Water doesn't care what you want. No amount of pleading or nicely-worded signs are going to convince water to wet your parched plants when it wants to tear out a gully and carry away your precious topsoil. You can dam it, drain it, redirect it, slow it... But sooner or later, water always finds its level.
To that effect, no amount of pleading, signs or documentation is going to stop a user from posting a "give me teh codez" question, nor does it stop users from providing an answer.
The only real thing we can do at this point is beg for the tools to start directing the water. Better, more effective tools to help us moderate content - not necessarily increasing the number of votes, but increasing the impact of our actions. The simple reality is that the water is coming, and the simple truth is that all of the most beautifully written prose in the world about what is and is not acceptable on the site is going to get ignored.
All of that to say:
Our energy is better spent
asking fordemanding better tools.
Now here's why I believe that the Stack Overflow I want to build is no longer supported.
- Quality of Life features for moderation are simply not a priority. The big thing that seems to be on the interest of moderation at all is a synonym dashboard. And that was only just this June (2019).
A lot of energy has been spent on this "Welcoming" initiative, which seems to be driving an even deeper wedge between the community. I don't care if someone calls me unwelcoming any more, since it is usually a symptom of their question being closed or downvoted, and the knowledge gap which exists for this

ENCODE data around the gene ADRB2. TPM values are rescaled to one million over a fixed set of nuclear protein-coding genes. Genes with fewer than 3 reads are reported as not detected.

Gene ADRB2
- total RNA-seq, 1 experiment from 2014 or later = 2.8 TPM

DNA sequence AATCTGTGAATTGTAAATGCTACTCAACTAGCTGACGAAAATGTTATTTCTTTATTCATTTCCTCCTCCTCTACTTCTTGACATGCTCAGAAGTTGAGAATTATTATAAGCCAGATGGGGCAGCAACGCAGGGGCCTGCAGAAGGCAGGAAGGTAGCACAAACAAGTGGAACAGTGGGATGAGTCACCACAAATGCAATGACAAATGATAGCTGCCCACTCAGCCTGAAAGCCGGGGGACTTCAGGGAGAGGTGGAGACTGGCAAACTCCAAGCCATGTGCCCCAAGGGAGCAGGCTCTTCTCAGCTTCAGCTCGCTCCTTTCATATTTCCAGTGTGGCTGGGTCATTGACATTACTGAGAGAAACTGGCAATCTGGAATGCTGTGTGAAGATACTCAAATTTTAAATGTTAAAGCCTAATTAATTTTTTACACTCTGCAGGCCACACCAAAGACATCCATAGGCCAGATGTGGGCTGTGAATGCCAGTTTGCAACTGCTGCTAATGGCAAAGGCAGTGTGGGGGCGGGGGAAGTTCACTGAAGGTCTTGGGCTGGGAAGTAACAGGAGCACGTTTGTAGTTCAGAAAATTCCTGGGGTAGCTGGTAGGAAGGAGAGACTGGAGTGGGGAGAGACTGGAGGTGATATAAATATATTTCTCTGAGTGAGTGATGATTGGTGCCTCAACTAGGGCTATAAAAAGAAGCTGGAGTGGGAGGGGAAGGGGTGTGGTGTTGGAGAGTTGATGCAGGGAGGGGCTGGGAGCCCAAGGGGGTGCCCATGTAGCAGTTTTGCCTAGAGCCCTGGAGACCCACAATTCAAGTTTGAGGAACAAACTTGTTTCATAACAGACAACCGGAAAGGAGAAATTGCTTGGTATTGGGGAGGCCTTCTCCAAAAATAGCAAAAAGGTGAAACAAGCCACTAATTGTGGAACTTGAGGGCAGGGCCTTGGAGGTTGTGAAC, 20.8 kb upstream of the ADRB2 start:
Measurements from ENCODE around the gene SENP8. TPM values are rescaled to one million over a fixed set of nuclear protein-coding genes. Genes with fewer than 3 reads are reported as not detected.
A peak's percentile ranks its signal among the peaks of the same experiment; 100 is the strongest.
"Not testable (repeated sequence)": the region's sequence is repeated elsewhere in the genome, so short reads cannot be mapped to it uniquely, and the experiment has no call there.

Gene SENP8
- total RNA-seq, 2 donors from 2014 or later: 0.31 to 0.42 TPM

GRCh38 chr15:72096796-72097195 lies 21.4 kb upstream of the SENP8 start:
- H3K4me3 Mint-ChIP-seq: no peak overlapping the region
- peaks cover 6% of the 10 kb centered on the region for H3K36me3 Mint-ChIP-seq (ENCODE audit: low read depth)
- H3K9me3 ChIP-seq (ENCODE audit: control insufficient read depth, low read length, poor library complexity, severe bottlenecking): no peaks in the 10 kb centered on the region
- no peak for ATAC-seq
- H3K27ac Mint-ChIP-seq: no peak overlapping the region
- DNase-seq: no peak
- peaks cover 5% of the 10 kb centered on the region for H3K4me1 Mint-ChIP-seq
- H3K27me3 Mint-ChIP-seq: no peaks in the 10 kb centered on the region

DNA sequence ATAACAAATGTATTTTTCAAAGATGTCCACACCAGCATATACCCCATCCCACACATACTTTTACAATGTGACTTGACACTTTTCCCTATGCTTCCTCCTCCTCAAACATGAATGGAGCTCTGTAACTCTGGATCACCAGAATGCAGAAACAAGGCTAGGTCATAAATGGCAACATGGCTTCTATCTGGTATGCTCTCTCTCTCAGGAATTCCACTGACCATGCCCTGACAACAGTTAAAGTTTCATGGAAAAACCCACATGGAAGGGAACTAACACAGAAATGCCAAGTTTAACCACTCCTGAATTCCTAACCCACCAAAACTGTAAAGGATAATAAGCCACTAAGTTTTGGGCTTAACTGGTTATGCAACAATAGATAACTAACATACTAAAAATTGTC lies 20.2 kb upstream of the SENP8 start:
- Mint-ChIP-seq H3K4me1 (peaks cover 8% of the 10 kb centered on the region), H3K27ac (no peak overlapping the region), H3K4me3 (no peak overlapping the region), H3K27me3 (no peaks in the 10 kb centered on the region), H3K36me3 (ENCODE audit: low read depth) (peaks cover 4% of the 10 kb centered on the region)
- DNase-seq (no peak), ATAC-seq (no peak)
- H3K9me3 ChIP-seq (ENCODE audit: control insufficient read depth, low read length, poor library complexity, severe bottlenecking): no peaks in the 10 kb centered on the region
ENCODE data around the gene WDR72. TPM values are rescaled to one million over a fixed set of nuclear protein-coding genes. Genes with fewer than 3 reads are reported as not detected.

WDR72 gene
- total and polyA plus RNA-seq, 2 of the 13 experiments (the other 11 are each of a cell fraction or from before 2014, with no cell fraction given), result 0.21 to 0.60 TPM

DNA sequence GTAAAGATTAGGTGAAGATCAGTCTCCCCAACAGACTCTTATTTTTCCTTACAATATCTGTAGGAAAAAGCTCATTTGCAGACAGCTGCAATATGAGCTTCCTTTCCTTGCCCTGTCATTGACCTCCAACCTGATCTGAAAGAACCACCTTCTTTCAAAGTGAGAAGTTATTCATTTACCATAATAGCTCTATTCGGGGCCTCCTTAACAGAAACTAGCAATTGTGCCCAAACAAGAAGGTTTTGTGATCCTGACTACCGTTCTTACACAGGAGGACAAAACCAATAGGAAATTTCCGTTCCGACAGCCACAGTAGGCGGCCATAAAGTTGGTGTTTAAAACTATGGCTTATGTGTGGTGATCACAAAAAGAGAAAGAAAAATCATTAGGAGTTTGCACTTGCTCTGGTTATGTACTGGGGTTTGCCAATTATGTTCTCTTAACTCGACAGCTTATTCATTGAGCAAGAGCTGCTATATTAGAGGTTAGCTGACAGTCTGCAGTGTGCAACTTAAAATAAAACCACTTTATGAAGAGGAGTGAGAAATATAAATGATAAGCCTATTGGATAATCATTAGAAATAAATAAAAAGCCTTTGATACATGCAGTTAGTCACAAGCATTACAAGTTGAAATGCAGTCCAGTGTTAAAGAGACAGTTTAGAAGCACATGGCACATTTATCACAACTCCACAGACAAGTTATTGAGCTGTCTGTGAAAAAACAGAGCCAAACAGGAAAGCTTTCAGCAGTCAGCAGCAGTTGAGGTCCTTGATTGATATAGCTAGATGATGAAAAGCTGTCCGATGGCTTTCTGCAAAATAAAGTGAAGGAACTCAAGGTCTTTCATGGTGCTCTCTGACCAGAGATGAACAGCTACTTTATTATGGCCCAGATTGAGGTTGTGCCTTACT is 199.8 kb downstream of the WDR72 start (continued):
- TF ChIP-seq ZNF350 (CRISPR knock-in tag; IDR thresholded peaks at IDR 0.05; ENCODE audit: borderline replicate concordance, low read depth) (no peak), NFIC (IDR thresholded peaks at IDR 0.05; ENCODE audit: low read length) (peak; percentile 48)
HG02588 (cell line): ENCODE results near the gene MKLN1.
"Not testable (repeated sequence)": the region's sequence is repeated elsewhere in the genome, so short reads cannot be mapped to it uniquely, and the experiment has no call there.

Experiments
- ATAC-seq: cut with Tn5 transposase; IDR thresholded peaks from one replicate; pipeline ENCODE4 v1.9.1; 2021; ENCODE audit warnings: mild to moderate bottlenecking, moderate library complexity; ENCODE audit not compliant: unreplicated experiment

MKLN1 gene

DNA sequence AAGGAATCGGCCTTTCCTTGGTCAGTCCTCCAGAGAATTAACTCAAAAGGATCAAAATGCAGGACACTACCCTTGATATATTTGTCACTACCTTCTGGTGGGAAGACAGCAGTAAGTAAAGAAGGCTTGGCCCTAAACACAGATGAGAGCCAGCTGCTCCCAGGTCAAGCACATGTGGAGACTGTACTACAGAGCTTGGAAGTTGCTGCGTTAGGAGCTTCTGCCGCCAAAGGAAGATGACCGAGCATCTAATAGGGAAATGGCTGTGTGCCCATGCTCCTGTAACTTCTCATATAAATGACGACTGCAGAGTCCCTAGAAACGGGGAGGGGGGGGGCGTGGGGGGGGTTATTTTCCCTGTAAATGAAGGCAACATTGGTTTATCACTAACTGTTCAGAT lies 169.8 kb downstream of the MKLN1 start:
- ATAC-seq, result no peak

IS NOT MY FAULT
and I'm over being blamed for it. It's the fault of the platform which has consistently failed to communicate to the recipient of those what this actually means, or how to actually correct themselves.
There's still no concrete direction for the site, or community. No employee or CM has provided guidance for what the site should become, and I refuse to spend another second guessing. In other words, if you're not a CM, it doesn't matter what your opinion of the direction of the site should be; it can and will change, because it is an arbitrary and capricious entity.
But in the midst of all of this, Stack Overflow benefits from the raw efforts we put into the site on a daily basis. The services which exist today - Careers and Teams - simply cannot exist if Stack Overflow is a smaller entity. For instance, you couldn't let something like Careers work on Super User; it doesn't have the same order of magnitude of traffic.
Basically: we can hoot and holler as loud as we want to, but at the end of the day, the lights need to stay on.
I couldn't even propose a new Stack Overflow site (analogous to MathOverflow) since that poses several logistic and question-discipline questions which no one seems prepared to have a discussion about.
At this point, I'm just fed up. I once believed that I was helping the site out, only to be referred to as some kind of "aristocrat" who would flog those in need of help with scorpions. (Another paraphrase, but this is how I interpreted it.)
I want to say, "Until the moderation side of the site improves, I don't want to moderate content ever again," but I think I can just leave that first part off. Nothing will change until the Community Management team actually listens to us.
I've seen nothing to convince me that they are, though.